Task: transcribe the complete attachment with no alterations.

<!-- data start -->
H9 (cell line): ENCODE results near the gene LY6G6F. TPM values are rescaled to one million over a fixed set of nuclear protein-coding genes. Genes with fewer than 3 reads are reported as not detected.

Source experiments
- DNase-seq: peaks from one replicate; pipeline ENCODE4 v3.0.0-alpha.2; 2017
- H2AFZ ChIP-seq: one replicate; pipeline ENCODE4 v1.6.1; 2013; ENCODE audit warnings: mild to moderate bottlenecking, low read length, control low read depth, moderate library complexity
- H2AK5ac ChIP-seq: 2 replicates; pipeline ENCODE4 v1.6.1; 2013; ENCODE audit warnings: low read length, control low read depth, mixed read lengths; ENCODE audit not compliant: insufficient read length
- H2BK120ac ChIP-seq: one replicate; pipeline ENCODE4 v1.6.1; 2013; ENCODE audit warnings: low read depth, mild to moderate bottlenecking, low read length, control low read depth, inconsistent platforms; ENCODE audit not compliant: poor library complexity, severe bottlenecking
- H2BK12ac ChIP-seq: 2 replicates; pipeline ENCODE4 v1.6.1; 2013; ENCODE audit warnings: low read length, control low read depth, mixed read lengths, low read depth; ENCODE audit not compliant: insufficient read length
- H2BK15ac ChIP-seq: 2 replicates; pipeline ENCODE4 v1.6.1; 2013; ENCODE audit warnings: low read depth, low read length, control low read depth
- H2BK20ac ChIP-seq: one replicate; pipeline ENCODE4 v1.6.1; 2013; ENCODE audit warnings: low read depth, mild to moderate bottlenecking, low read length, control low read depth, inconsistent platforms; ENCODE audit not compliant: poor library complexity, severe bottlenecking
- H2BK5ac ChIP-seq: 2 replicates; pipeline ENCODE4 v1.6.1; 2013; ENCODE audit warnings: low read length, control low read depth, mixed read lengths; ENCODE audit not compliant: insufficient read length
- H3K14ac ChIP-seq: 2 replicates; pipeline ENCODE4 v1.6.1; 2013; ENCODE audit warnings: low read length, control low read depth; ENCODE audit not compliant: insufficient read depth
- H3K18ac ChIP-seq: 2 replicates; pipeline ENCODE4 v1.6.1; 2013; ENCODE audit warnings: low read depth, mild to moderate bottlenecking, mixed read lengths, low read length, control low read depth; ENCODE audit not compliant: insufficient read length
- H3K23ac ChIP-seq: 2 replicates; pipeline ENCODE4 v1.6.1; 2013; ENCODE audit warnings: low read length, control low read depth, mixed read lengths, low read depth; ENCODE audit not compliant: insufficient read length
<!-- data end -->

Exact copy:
H9 (cell line): ENCODE results near the gene LY6G6F. TPM values are rescaled to one million over a fixed set of nuclear protein-coding genes. Genes with fewer than 3 reads are reported as not detected.

Source experiments
- DNase-seq: peaks from one replicate; pipeline ENCODE4 v3.0.0-alpha.2; 2017
- H2AFZ ChIP-seq: one replicate; pipeline ENCODE4 v1.6.1; 2013; ENCODE audit warnings: mild to moderate bottlenecking, low read length, control low read depth, moderate library complexity
- H2AK5ac ChIP-seq: 2 replicates; pipeline ENCODE4 v1.6.1; 2013; ENCODE audit warnings: low read length, control low read depth, mixed read lengths; ENCODE audit not compliant: insufficient read length
- H2BK120ac ChIP-seq: one replicate; pipeline ENCODE4 v1.6.1; 2013; ENCODE audit warnings: low read depth, mild to moderate bottlenecking, low read length, control low read depth, inconsistent platforms; ENCODE audit not compliant: poor library complexity, severe bottlenecking
- H2BK12ac ChIP-seq: 2 replicates; pipeline ENCODE4 v1.6.1; 2013; ENCODE audit warnings: low read length, control low read depth, mixed read lengths, low read depth; ENCODE audit not compliant: insufficient read length
- H2BK15ac ChIP-seq: 2 replicates; pipeline ENCODE4 v1.6.1; 2013; ENCODE audit warnings: low read depth, low read length, control low read depth
- H2BK20ac ChIP-seq: one replicate; pipeline ENCODE4 v1.6.1; 2013; ENCODE audit warnings: low read depth, mild to moderate bottlenecking, low read length, control low read depth, inconsistent platforms; ENCODE audit not compliant: poor library complexity, severe bottlenecking
- H2BK5ac ChIP-seq: 2 replicates; pipeline ENCODE4 v1.6.1; 2013; ENCODE audit warnings: low read length, control low read depth, mixed read lengths; ENCODE audit not compliant: insufficient read length
- H3K14ac ChIP-seq: 2 replicates; pipeline ENCODE4 v1.6.1; 2013; ENCODE audit warnings: low read length, control low read depth; ENCODE audit not compliant: insufficient read depth
- H3K18ac ChIP-seq: 2 replicates; pipeline ENCODE4 v1.6.1; 2013; ENCODE audit warnings: low read depth, mild to moderate bottlenecking, mixed read lengths, low read length, control low read depth; ENCODE audit not compliant: insufficient read length
- H3K23ac ChIP-seq: 2 replicates; pipeline ENCODE4 v1.6.1; 2013; ENCODE audit warnings: low read length, control low read depth, mixed read lengths, low read depth; ENCODE audit not compliant: insufficient read length